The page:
I can’t quite be sure exactly when I fell properly in love with silent cinema, but I do remember I was hooked on the stuff when I was still at secondary school and getting up at 5:30 in the mornings just to watch old silent (and occasional B&W talkie) movie re-runs on the BBC before their breakfast programming started. Subsequently I’ve been a fan of Charlie Chaplin for a good number of years – I’ve read his biography, his autobiography, enjoyed the Richard Attenborough biopic and bought the rather expensive DVD box set.
And it’s Chaplin that clearly inspires The Artist in which silent screen star George Valentin, at the height of his fame, is forced to confront his pride and arrogance during the start of the new era of talking movies.
Chaplin suffered similar anxieties about the coming of sound, but rather than merely fade into obscurity – Chaplin embraced it – little by little, mind, but embraced it he did. Indeed, it was one scene in City Lights that a blind flower girl mistakenly identifies the Little Tramp as a rich client. To achieve that effect, Chaplin used the sound of a car door slamming as the Tramp, attempting to escape from the police, climbs through a car – going in one side and coming out the other. His early “talkies” placed priority on using sound effects and musical score way above that of any recorded dialogue, although in subsequent films (leading up to full talkies such as the likes of Limelight, The Great Dictator and Monsieur Verdeoux) some dialogue can be heard.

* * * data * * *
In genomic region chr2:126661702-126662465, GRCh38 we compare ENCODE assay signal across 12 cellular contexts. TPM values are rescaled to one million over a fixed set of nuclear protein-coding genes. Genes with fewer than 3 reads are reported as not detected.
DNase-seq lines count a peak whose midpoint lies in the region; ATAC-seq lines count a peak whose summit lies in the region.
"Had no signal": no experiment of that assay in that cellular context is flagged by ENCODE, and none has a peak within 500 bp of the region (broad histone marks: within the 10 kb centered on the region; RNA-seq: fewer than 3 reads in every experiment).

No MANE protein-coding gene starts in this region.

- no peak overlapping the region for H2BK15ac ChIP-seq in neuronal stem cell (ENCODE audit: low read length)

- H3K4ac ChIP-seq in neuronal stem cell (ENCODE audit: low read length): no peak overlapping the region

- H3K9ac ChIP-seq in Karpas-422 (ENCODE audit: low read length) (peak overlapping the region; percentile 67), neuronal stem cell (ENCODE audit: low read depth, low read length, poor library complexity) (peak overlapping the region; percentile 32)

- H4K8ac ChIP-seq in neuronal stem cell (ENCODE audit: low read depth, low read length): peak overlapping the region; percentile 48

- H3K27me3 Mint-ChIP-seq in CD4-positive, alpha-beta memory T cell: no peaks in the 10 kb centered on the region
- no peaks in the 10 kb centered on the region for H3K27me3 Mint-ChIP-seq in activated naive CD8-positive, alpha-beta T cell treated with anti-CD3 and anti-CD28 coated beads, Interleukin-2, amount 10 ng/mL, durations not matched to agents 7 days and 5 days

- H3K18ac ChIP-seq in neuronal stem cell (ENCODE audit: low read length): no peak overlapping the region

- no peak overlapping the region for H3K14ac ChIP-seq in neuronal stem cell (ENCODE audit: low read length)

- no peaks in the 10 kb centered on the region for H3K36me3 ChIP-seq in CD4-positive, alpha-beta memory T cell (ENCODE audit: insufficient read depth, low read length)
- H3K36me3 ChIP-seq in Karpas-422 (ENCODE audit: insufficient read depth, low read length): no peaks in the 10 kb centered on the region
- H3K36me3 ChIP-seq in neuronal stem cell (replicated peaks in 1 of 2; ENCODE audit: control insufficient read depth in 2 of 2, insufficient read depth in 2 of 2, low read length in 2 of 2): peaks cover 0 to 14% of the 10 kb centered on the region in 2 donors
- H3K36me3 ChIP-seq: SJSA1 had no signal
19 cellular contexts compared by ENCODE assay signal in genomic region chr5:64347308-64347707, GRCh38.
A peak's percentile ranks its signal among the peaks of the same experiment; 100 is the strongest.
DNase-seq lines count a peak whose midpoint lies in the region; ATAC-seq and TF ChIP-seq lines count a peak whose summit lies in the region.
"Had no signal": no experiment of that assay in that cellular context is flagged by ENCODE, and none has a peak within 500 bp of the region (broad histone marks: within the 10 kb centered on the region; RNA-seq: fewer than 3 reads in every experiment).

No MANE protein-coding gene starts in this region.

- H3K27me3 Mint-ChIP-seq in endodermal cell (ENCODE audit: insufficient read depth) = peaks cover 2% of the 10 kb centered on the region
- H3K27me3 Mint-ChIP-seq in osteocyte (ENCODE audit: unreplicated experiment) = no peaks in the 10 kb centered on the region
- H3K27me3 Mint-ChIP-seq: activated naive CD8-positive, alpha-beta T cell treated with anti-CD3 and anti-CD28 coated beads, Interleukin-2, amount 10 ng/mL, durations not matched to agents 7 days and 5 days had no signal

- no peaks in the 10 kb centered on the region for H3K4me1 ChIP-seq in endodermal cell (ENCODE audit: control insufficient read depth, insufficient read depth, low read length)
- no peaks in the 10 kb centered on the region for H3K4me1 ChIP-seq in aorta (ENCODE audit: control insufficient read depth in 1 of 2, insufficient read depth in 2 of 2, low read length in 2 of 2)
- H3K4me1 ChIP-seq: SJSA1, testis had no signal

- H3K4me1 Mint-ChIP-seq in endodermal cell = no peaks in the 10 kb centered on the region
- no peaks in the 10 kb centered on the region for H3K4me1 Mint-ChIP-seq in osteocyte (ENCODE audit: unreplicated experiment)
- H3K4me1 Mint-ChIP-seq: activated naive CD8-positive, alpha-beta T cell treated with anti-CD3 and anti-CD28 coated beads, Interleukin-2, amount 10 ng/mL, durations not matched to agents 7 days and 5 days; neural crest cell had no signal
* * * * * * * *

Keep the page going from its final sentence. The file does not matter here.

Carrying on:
Getting back to The Artist, our protagonist Valentin, however, is absolutely adamant that talkies aren’t for him and resigns from the studio. He even attempts to finance his own film (which he writes and directs), but all the while his former admirer Peppy Miller (love that name!) is making it big as a talkie star. While Peppy becomes more and more popular, George begins a big downwards spiral into obscurity and depression.
When the stock market of 1929 all but wipes out his finances, he is forced to sell his mansion and move into a small apartment with his butler, Clifton and his small dog (played by the wonderful Uggie). Things come to a head when he sets fire to his apartment, destroying all his old films except one (in which features him in a scene dancing with Peppy in her first ever movie role). George is eventually rescued by neighbours (after Uggie races down the street to try and alert the neighbour policeman) and is sent to hospital where Peppy hears about his fate and ends up taking him into her own home where he’s looked after by private nurses.
Peppy, all the while, had been secretly been buying up all of George’s old furniture from his mansion and keeping it safe in her own home. She even convinces the studio boss to rehire George for a talkie and sends him the script. But he is enraged – especially when he finds out about the furniture – and then in a fit of anger and depression drives to his burnt out apartment and tries to kill himself by gunshot. Peppy rushes to stop him and .. well, that would be telling.
The Artist is a masterpiece of storytelling. A visual treat combined with a wonderful orchestral score and title cards. It goes to show that you don’t need any dialogue to tell a good story.
I cannot recommend The Artist enough. I absolutely bloody love it to pieces.